Second, you are entitled to disagree with someone’s beliefs. However, you absolutely should respect someone’s position on an issue where reasonable minds can differ. There is no tangible answer to this question. You aren’t God and your opinion isn’t the final word. What right to you have to judge? You can disagree, but do it respectfully and with an open mind. No one made any comment about religious exercise being beyond reproach. No one here would support poking elderly people with sticks for religious reasons, bombing abortion clinics, or refusing to serve African-Americans on the basis of race. That’s something you incorreclty deduced.

        Third, you should certainly abandon all prejudice and value judgments, to the greatest degree humanly possible, when forming an opinion on a moral issue. You are entitled to make counterpoints. However, can you really make much of a counterpoint when you stubbornly refuse to do your homework and assess the other point of view? If you don’t understand the argument, how can you refute it? You’ve made no attempt to understand the other side, why should the other side bother listening to you?

        Fourth, women absolutely should be revered. I treat my mom with great respect and hope others would do the same.
        Women are equal, but they are different. Do you really think women want to be treated the same as men, without any special treatment? If that’s so, let’s repeal Title IX and have one, gender neutral team, for every sport. What would the response to that be? Is that the kind of empowerment you want?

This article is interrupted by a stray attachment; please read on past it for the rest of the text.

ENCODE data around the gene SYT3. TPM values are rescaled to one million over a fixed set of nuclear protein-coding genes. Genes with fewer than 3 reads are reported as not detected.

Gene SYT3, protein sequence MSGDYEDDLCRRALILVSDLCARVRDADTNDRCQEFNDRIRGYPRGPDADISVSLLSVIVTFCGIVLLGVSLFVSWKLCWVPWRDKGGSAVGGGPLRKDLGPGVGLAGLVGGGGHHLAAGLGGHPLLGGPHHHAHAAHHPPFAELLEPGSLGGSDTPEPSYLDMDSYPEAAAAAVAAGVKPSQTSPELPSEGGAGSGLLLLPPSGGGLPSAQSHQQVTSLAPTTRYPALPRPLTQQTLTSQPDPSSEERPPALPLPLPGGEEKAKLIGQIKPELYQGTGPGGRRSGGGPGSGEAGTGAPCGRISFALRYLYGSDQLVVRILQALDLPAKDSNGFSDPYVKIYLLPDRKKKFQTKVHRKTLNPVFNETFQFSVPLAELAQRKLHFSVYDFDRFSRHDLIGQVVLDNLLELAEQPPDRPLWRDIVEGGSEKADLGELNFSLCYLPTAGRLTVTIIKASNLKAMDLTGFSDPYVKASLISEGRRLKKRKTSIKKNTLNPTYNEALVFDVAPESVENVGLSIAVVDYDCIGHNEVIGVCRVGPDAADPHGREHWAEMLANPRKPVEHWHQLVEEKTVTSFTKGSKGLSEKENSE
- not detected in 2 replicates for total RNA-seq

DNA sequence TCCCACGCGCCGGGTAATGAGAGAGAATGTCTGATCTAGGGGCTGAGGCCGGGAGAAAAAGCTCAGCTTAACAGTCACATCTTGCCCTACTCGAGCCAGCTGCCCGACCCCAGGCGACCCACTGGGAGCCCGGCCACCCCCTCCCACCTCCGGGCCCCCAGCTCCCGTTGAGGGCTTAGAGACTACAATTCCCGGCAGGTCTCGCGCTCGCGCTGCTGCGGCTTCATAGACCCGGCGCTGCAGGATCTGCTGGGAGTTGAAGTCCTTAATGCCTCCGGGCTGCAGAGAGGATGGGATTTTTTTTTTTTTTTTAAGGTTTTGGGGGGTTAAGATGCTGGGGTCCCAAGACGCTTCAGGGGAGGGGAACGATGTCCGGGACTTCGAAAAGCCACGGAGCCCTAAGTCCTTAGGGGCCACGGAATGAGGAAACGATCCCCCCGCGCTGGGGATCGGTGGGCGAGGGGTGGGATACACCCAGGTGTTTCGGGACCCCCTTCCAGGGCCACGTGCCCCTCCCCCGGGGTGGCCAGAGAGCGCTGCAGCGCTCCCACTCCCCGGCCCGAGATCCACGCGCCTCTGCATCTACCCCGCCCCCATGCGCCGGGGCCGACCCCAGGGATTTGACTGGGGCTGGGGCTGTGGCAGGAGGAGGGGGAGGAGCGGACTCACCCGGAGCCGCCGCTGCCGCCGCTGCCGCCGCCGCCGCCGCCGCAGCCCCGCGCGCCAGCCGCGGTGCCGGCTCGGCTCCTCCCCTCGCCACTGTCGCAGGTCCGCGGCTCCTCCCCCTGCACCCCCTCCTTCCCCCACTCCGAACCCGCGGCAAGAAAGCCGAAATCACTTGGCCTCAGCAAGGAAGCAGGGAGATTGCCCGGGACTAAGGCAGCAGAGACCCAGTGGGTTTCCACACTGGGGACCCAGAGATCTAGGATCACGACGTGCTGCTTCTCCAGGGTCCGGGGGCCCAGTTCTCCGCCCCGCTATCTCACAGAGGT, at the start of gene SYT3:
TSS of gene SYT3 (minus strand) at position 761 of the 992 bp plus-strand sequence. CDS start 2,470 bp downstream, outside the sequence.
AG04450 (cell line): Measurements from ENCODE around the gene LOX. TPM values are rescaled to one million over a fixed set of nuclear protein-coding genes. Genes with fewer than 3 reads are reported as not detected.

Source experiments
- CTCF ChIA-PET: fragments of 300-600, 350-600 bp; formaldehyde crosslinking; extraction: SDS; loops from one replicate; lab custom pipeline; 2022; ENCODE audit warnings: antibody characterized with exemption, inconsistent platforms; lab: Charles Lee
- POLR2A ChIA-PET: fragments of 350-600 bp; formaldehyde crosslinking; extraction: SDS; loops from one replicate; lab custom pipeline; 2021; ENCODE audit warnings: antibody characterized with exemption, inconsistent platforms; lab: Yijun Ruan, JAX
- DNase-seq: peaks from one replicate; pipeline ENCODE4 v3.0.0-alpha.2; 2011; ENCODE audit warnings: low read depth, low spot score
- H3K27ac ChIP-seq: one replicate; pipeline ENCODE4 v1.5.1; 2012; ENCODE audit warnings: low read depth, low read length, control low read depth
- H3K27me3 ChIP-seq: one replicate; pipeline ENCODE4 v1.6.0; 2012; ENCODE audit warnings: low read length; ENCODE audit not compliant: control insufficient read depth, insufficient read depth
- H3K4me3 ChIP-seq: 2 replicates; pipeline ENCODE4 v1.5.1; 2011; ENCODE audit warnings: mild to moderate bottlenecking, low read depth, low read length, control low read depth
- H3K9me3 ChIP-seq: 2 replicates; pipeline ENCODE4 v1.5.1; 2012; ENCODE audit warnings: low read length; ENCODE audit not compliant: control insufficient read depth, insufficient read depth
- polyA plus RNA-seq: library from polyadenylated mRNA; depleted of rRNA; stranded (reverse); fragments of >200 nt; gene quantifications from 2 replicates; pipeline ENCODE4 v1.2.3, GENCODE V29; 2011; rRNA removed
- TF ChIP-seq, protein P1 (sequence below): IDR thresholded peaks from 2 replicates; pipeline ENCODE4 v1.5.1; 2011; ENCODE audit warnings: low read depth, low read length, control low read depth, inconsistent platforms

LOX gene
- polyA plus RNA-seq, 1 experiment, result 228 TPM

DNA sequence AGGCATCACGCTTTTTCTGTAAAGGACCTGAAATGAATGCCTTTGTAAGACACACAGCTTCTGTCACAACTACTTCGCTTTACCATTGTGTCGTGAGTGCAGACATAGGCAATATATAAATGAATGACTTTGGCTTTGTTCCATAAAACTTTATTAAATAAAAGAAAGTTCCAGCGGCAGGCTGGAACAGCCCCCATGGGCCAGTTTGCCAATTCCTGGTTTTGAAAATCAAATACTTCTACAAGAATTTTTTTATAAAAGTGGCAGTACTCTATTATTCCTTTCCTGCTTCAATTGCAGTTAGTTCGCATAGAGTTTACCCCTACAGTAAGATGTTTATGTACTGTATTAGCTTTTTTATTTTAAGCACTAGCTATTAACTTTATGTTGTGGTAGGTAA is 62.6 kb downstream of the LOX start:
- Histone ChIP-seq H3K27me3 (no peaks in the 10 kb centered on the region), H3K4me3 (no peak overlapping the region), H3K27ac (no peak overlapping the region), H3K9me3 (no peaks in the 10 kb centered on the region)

Lastly, what did you hope to accomplish by posting on this blog? All you have done is made hypocritical, illogical value-judgments while refusing to even listen to another point of view. Even if you did have some good points to get across, why should anyone listen when you resort to calling them stupid, douche, bigot, and sexist? Were you hoping to enlighten somebody with your presence here? Are you just pissed off? Do you just want to show off your intelligence? I know you didn’t come here to learn anything. Why are you here?

        p.s. “methinks” is a word that was on its way out when Shakespeare was around. Its use in present day language comes across as extremely pretentious. Just saying.

    • Rick Reilly Sucks permalink
      October 22, 2013 1:58 am

      For the record he was the victim. He was the victim of hateful media. He was the victim of a men hating society, which blame men for all the problems we face today. He was a victim of Religious persecution. I could go on, just how much he was the victim. As far as the girl, she got a free win and the very media that she blames made her lose focus was on her side, seriously that is a stupid excuse. Men up and accept you lost and you’re going to work harder next year to win.

  8. Austin permalink
    February 21, 2011 12:27 pm